October 31, 2011
In 1971, Dr. Seuss introduced children to resource management and environmental degradation. Well, of course he didn't use big boring words like that. Instead, he spun an entrancing tale, told by the ancient Once-ler, of a land of fantastical creatures–Swomee Swans, Bar-ba-Loots, and Humming Fish–who lived among the Truffula Trees (under which, no doubt, grown-ups might dream, as they read, of finding truffles). The Once-ler arrives in this paradise only to begin exploiting it, chopping down trees to create Thneeds, a garment "everyone needs."
The Lorax emerges from a stump to protest, but the Once-ler ignores him–because nothing should thwart private enterprise. His business thrives. His factories are belching "smogululous smoke"; the Bar-ba-Loots, who lived off the Truffula fruits, are facing food shortages and a mysterious stomach ache called the Crummies; the Swomee Swans have sore throats and no longer sing; the factories are dumping waste, "Gluppity Glup", in the water, so the fish no longer hum. Eventually, the land is ravaged, there are no more trees, and the sneed factories are forced to close down. It is the ending, though, that left such a deep impression on me when I first read the story, at the age of sixteen. The Lorax floats away through a hole in the smog, leaving behind a rock inscribed with one word: UNLESS.
Unless…we do something to stop ravaging our earth.
Universal Studios is releasing a new animated adaptation of The Lorax next year, timed to what would have been the 108th birthday of Dr. Seuss. Danny DeVito will give voice to the Lorax, Zac Efron to Ted, the boy who asks the Once-ler to tell him the story. There is also, somehow, to be a "love interest" for Ted. He will win her affection by showing her the one thing she has never seen: a tree. Go figure. Already, green blogs are lighting up with anticipation. Already, I'm feeling a bit grumpy about the need to tamper with an iconic book–but then again, perhaps this means a new generation will tune into the message of the Lorax.
When I became a much older kid, I read a biography of Supreme Court Justice William O. Douglas, who served for more than 36 years, beginning in 1939. Justice Douglas was an avid outdoorsman–he hiked the 2,000 mile Appalachian Trail from Georgia to Maine–and his love of nature was reflected in some of his most important opinions. He wrote a dissent in a landmark environmental law case in 1972, Sierra Club v Morton, about the intended development by Disney of part of the Sequoia National Forest, arguing that "inanimate objects" should have standing to sue in court.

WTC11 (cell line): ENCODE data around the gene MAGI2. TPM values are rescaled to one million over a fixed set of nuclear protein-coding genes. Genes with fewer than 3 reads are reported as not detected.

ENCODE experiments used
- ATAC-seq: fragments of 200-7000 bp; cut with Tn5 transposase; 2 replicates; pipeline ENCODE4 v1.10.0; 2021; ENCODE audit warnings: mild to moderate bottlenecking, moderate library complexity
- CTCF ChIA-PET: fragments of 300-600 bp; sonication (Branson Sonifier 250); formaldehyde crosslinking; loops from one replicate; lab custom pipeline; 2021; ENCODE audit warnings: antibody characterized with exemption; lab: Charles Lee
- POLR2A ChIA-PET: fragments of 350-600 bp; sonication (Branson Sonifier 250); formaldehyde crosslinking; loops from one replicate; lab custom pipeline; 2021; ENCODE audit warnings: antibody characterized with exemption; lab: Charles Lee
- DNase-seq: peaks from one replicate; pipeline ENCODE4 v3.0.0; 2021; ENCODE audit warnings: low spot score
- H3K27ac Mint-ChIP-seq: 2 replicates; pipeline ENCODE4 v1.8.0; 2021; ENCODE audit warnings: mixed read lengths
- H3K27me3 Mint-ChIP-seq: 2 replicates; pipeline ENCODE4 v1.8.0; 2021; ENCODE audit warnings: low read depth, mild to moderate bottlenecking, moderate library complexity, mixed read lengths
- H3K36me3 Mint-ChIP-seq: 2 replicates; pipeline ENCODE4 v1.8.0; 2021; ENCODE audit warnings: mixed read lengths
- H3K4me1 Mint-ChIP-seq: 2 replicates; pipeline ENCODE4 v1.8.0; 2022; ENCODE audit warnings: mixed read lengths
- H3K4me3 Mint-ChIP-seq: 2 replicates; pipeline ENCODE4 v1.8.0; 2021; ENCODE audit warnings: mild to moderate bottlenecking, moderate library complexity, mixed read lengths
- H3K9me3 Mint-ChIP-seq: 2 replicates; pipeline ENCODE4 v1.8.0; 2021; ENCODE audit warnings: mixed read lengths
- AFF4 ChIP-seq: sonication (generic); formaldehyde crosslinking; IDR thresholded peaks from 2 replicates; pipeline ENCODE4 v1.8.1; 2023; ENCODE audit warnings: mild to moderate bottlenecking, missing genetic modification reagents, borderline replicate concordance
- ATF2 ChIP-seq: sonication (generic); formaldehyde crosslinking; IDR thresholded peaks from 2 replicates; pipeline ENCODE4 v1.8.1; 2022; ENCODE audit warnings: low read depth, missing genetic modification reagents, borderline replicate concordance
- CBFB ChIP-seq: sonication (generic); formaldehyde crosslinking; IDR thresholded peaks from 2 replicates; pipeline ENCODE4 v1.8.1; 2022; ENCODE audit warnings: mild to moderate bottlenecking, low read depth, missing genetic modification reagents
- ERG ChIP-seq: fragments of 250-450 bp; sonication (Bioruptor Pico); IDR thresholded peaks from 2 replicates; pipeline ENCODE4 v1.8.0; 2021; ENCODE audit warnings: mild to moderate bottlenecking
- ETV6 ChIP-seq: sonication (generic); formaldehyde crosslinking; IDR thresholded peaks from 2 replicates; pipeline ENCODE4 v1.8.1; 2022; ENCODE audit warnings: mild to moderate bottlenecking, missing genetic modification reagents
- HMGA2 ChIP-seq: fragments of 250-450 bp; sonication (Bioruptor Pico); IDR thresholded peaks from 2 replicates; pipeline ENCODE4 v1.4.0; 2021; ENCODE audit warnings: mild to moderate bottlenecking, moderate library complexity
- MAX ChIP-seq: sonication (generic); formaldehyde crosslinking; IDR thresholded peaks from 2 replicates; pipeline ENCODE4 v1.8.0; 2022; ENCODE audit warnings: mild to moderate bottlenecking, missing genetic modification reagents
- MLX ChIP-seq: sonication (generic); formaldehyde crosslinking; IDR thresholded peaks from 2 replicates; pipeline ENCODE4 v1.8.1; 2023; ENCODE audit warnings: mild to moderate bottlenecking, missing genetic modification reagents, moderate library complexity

"Perhaps the bulldozers of 'progress' will plow under all the aesthetic wonders of this beautiful land. That is not the present question. The sole question is, who has standing to be heard?"
Justice Douglas' opinion, proposing that trees be allowed their day in court, resonated with Dr. Seuss' question, Who speaks for the trees?
There never was anything subtle about Dr. Seuss's parable (or, for that matter, about anything that genius produced.) Its clarity was its charm. Of course, the book kicked up controversy, particularly in the logging industry. Those were interesting times, marking the birth of a national environmental movement. Only a year before The Lorax was published, the U.S. celebrated the first Earth Day–at the instigation of a U.S. Senator from Wisconsin, Gaylord Nelson, who had been horrified by the damage done by a 1969 oil spill off the coast of Santa Barbara, California. President Nixon signed the Clean Air Act into law in 1970, with bipartisan support.
Nearly a decade earlier, in 1964, Shel Silverstein published a book that parents are also still reading to their children, called The Giving Tree. I always found this story depressing–a boy takes and takes from a tree, branches for swings, trees for snacks, leaves for shade–and then, cutting it down for lumber, the boy builds a boat. Finally, the tree has nothing left to give. By then, though, the boy is older, and needs little, just a place to sit and rest.
I read this story to my sons only once. The older one wept; the younger one was horrified. No more tree? We didn't do that much better with The Lorax, which, if you really think about it, is also profoundly upsetting. It is left to the parent reading to the child to explain what that mysterious "unless" might mean. While that does provide a terrific starting point for conversations about how pollution threatens the world we live in–it also makes for some guilty throat-clearing, because after all, the children can do nothing, it is the grown-ups who are making these messes. "Unless", it turns out, is a message for parents. Unless we stop. And unless we teach our children to cherish the planet.
As I watched the trailer for The Lorax, it struck me that today's problems demand so much of parents of young children. Not only do they have to explain air pollution, water pollution, and waste–but parents are probably getting questions about global warming, an overwhelmingly difficult topic to navigate without causing anxiety in parents, much less their children. I would guess that most of us skip it. Had I known about global warming when my children were young, I would have been flummoxed as to how to broach the subject.
I'm curious to see how the latest Lorax speaks for the trees–but even more curious as to how he will speak to the children. And their parents. Perhaps environmentalists will learn a trick or two. After all, Dr. Seuss showed us the way once before.
WE WOULD LOVE TO HEAR FROM YOU ABOUT YOUR MEMORIES OF THE LORAX, YOUR FAVORITE CHILDREN'S BOOKS ABOUT THE ENVIRONMENT, AND THOUGHTS ABOUT TALKING TO CHILDREN ABOUT POLLUTION.